As a painter, Kinsbergen work is a deliberately processual manner: with a few exploratory, well-thought-out strokes the
image of an abandoned room or a lonely swimming pool appears on the canvas. With a few well-placed contours, a car
appears that has become stuck in the snow or seems to be slowly sinking through the horizon. Kinsbergen makes all
corrections to the canvas itself; the exploratory character of his work is reinforced by this technique.
But the brief contours and spacious surfaces through which Kinsbergen evokes a rich emotional world are always on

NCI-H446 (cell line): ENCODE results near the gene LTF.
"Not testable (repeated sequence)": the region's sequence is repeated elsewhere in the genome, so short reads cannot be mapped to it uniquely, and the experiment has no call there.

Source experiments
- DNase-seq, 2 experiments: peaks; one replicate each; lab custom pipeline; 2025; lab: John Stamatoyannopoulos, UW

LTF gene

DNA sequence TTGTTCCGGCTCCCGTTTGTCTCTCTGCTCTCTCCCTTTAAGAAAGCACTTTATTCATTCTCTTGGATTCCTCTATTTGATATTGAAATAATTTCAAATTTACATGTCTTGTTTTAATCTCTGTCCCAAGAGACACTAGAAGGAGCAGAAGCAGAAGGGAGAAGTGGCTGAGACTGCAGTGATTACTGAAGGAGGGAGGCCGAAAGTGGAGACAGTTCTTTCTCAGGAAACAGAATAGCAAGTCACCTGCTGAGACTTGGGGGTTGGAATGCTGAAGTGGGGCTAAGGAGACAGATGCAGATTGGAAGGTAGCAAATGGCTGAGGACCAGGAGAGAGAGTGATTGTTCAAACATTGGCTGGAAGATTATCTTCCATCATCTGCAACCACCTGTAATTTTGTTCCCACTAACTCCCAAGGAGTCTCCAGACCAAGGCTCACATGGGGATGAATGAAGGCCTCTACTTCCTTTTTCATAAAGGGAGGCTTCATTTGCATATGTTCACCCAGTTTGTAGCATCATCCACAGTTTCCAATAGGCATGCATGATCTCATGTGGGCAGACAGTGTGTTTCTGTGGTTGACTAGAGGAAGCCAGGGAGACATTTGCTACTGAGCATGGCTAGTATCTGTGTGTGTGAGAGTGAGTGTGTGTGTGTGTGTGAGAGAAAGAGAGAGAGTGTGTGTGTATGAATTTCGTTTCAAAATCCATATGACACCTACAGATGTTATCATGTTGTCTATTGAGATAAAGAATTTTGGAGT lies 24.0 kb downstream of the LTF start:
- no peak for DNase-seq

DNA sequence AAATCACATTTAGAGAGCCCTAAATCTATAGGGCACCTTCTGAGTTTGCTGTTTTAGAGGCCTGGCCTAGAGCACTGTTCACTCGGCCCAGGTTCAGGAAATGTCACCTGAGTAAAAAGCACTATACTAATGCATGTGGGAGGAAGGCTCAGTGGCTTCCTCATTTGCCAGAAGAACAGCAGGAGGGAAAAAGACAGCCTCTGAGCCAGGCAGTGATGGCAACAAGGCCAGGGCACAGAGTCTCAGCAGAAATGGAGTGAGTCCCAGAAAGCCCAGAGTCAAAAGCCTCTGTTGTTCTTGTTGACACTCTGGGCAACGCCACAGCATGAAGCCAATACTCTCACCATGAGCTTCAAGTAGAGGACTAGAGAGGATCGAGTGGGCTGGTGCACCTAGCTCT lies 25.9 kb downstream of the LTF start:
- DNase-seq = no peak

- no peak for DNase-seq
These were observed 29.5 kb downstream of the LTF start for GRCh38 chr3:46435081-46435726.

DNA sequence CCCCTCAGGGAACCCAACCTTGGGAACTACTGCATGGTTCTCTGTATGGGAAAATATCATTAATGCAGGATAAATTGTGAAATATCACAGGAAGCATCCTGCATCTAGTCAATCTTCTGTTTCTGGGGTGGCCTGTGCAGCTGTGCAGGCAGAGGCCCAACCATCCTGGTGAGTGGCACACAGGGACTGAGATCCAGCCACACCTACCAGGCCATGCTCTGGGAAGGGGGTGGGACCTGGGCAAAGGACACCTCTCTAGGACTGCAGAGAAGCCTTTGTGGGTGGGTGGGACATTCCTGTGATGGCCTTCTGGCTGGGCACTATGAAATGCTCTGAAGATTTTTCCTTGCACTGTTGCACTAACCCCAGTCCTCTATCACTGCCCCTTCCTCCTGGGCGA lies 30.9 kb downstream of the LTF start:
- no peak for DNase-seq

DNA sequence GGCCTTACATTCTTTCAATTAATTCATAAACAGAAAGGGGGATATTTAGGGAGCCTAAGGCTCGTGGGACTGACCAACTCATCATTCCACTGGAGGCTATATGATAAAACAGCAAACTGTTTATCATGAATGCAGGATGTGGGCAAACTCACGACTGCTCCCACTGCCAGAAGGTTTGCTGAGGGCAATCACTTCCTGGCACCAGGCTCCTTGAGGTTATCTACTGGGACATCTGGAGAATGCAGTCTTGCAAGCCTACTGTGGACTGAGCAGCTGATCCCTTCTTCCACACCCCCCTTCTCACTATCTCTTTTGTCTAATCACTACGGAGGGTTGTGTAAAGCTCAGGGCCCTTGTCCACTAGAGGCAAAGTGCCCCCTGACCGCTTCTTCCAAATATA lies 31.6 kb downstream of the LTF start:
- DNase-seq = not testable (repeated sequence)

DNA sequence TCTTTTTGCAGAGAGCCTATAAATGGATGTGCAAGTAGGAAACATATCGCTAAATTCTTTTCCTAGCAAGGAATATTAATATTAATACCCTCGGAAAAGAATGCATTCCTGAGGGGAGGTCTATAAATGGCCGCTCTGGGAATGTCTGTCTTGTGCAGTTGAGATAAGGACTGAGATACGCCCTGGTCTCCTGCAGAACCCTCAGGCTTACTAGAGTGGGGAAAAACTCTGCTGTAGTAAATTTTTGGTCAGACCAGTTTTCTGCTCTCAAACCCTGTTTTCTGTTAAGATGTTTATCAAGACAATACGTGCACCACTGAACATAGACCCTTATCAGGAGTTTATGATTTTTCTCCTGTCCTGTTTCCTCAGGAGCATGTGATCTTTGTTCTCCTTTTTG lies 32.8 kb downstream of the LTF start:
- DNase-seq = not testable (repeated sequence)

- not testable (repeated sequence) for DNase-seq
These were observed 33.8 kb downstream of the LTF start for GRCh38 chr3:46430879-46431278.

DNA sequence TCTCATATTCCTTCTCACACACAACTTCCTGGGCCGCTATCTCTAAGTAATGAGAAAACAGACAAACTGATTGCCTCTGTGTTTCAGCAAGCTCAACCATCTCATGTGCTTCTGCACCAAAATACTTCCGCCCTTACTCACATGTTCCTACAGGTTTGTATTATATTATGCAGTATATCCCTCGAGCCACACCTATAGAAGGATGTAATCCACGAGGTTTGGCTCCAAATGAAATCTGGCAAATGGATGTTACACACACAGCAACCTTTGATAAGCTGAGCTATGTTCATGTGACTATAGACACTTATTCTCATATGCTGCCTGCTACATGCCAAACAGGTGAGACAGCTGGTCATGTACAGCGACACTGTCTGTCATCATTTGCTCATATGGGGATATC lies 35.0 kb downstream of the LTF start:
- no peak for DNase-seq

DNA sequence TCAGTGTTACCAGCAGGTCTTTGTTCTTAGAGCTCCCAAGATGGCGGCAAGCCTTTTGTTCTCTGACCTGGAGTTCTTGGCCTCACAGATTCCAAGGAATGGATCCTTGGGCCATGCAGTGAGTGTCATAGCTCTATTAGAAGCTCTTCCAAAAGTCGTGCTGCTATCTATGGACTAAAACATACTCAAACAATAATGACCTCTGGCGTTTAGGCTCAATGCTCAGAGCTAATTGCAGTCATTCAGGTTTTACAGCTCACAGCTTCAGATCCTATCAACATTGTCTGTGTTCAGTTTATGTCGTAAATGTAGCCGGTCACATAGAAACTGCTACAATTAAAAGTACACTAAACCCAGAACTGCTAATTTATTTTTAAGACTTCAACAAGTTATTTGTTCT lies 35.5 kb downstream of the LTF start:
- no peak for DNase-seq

the edge of the figurative. What becomes a strikingly figurative scene with just a few fine brushstrokes, always remains
in close contact with the materiality of paint and the flatness of the canvas. Every suggestion of spatial depth, every rich
emotional world that we see emerging on closer inspection stands on the abyss of the abstract. In Kinsberg’s paintings
a world emerges that we, as viewers, effortlessly construct with our eyes; but our eyes need to do the work and they
need to accept the abstract abyss of the unknown is always looming at the horizon. If we keep looking, we discover that
the world can be very fragile. In a blink of an eye the tennis court disappears into the abstract gray and black surfaces
that dominate the canvas.